These are just a few of the many ways in which people in America are treated differently based on the color of their skin. This has been going on for a long time. I hope the events in Ferguson will encourage people to see the stark differences in the experiences of black people — not just black people who struggle economically but also black people like me — and white people as they go about their routine, daily lives.



Going Darkly Into That Good Night

By Charles Cullen

Anyone who knows me knows I’m hopelessly addicted to work of the Coen brothers. My addiction goes beyond nodding when someone mentions that “the Dude BWB34abides.” I can quote nearly the entire movie. I believe “No Country For Old Men” is a piece of art that could never be replicated, and I’m shocked by how closely the Republican Party now comes to resembling Homer Stokes (the KKK, “is you is or is you ain’t my constituency?” political candidate of O Brother, Where Art Thou?) “Is you is or is you ain’t my constituency,” Homer pleads with a booing crowd.

“Is you is or is you ain’t my constituency?” Speaking for myself, Homer, I ain’t. I’m not accusing the GOP of being entirely made up of bigots. Though they mostly are exactly as racist as old Homer, they’re much better (with some spectacular exceptions) at hiding it.

The fact that an entire party can be represented by a single slow-witted racist is what makes the following question so fascinating; what happens when the Republican party can no longer rely on racist and/or stupid Caucasians to mindlessly back them? In many areas the white majority is quickly disappearing, and the old trick of just saying something hateful and getting white voters to vote against their own interests is growing more and more difficult.

The GOP has long been able to count on a certain portion the Latino population to help them over the hump, but they’ve been so hateful toward Latinos that that population is rapidly disappearing. Without these voters the highest office Republicans can realistically hope for is the House, with a few Senate seats scattered from still extremely white districts.

And that’s what makes things so interesting: the GOP can still count on the very deep South, but one can’t win a presidency without contesting swing states. Iowa, Ohio, Minnesota, and North Carolina, will become reliably Democratic as long as GOP Republicans have to out-crazy Tea Party challengers to win primaries.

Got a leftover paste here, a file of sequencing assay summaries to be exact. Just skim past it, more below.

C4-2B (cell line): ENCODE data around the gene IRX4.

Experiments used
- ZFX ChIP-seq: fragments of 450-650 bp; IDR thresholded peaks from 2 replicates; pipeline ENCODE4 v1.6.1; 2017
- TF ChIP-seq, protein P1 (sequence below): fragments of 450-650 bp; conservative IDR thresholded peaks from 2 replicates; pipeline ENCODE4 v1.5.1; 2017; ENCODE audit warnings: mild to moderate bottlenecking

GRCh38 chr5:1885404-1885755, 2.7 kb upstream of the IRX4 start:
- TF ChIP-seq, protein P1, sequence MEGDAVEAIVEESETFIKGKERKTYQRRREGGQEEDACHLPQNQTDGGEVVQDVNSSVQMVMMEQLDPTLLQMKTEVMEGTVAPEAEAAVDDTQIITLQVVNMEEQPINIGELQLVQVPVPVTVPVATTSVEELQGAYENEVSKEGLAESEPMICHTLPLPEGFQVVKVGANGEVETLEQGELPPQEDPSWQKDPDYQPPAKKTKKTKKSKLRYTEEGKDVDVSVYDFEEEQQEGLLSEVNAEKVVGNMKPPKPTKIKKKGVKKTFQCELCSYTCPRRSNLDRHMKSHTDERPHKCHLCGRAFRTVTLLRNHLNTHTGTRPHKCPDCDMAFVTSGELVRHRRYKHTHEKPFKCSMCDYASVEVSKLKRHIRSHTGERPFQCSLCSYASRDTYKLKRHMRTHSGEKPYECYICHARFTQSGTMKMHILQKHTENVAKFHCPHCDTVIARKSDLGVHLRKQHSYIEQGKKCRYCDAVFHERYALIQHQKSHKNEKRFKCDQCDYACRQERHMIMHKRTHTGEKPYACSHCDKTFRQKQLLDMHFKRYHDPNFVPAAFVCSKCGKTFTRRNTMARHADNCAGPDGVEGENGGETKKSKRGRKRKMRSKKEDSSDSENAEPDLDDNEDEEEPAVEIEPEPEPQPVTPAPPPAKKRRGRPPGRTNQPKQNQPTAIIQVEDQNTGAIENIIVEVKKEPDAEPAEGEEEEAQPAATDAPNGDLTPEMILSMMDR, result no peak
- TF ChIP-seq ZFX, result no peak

Hateful and lunatic comments have a way of following one into general elections. And this becomes more and more true the higher the office one is aiming for.

The American people seem to like to switch presidential parties after roughly two terms, but the Republicans simply aren’t offering them anyone to vote for. From disastrous Republican SOTU speaker (rebuttal) Bobby Jindal, to Donald Trump, to “Awww Shucky-Ducky” Herman Cain, the Republican brand has never looked so weak. Marco Rubio would probably be an attractive option, were the footage of him guzzling gallons of water nearly as viral as the Star Wars kid.

It’s a bad time for weakness, too, as the United States becomes more and more diverse. What must the GOP do to win a Presidency once White voters no longer hold so much sway in swing states?

Perhaps Ol’ Homer could’ve offered some advice but, alas, he was ridden out on a rail (and fictional).

Rand Paul is probably the Republican’s last, best hope–Bush III has shown little interest in running–so one must ask, after a Paul Presidency (if it happens) where do the Republicans turn?

In sum, the Republicans look like FOP. And we as a people don’t want FOP, goddammit, were Dapper Dan voters.

St. Louisans Know the Ferguson You Just Met


From Beverly Isom

This week the country converged on Ferguson, Missouri. I am visiting my hometown of St. Louis and I am very familiar with Ferguson which is a mere four miles from my mother’s home and the burned down Quick Trip is literally across the street from my brother’s house. For many people from St. Louis, there has long been a quite acceptance of the racial disparity and unsettling tension between residents and law enforcement in Ferguson and surrounding counties like Jennings and Florissant and even across the Mississippi River in Illinois. My brothers like other men of color are accustomed to unwarranted and frequent police stops that typically included reluctant conversations with police officers about where they were driving to and from.

The death of teenager Michael Brown simply highlighted for the nation a racial divide that is all too familiar. I was at the protest site and about five blocks along West Florissant have been transformed to a Beirut-like war zone. Hordes of protestors in gas masks, bouncing signs that proclaim “no justice, no peace”, curious onlookers, media satellite trucks, journalists, smart phones, video cameras, and of course police and more police with guns and gear in the ready position. But most interesting to me is the ever-changing national narrative and the media coverage.

It is difficult to miss the every-second up-to-the-minute breaking news that has taken place over the past 10 days. Race has a rich and storied history in St. Louis and St. Louis County. The history of race in St. Louis is complicated however you need look no further than a few miles away from the protest to Calvary cemetery where Dred Scott is buried to know how deep-rooted it has been. Dred Scott was a slave who had lived with his owner in a free state before coming back to the slave state of Missouri. But Scott argued that because he had lived in free states that he should be free. The Supreme Court disagreed and it resulted in an 1857 landmark decision that stated African Americans were not citizens of the United States and therefore had no rights to sue in federal courts. As a young student in the St. Louis School System the Dred Scott case was required reading.